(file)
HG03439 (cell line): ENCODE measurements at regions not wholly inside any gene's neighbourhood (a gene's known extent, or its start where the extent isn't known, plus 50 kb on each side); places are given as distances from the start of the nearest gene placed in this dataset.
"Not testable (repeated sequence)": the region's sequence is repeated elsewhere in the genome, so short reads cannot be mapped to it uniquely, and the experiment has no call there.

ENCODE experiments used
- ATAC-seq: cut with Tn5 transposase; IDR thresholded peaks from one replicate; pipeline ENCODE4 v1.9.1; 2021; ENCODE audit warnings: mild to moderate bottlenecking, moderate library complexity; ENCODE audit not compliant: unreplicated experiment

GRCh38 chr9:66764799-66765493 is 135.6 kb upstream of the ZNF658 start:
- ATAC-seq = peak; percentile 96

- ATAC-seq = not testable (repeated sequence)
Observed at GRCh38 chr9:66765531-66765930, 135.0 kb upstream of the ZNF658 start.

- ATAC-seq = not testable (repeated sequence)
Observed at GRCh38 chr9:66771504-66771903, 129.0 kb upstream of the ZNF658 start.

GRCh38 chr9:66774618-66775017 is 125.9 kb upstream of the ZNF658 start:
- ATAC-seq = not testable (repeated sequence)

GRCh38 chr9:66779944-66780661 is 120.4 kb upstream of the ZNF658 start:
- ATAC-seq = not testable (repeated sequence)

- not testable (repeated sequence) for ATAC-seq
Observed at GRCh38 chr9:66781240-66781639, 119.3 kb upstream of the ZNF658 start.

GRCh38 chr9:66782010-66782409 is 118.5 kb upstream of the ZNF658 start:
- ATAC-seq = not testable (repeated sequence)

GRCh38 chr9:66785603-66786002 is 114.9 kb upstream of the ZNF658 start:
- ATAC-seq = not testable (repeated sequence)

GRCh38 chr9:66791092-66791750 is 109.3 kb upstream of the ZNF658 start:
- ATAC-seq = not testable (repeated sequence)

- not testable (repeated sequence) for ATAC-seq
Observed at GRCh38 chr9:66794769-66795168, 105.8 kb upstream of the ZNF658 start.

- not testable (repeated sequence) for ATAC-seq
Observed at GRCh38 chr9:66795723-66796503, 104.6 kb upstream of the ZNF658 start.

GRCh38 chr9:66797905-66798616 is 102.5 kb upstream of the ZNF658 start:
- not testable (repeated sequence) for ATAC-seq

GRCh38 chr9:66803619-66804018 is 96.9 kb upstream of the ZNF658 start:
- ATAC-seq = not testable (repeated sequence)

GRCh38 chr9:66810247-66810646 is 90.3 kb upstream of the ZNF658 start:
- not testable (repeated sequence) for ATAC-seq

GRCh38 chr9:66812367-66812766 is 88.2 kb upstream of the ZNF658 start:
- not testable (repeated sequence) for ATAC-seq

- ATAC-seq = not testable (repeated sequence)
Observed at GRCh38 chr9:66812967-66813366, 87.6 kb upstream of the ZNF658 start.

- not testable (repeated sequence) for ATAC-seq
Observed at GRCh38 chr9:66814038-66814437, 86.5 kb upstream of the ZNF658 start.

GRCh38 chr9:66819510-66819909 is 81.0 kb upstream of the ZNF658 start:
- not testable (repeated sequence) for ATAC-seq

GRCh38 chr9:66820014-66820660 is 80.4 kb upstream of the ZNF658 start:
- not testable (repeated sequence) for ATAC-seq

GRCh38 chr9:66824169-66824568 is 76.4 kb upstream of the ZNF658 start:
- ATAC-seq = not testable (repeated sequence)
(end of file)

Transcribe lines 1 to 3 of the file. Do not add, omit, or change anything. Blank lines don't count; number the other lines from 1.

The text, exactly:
HG03439 (cell line): ENCODE measurements at regions not wholly inside any gene's neighbourhood (a gene's known extent, or its start where the extent isn't known, plus 50 kb on each side); places are given as distances from the start of the nearest gene placed in this dataset.
"Not testable (repeated sequence)": the region's sequence is repeated elsewhere in the genome, so short reads cannot be mapped to it uniquely, and the experiment has no call there.

ENCODE experiments used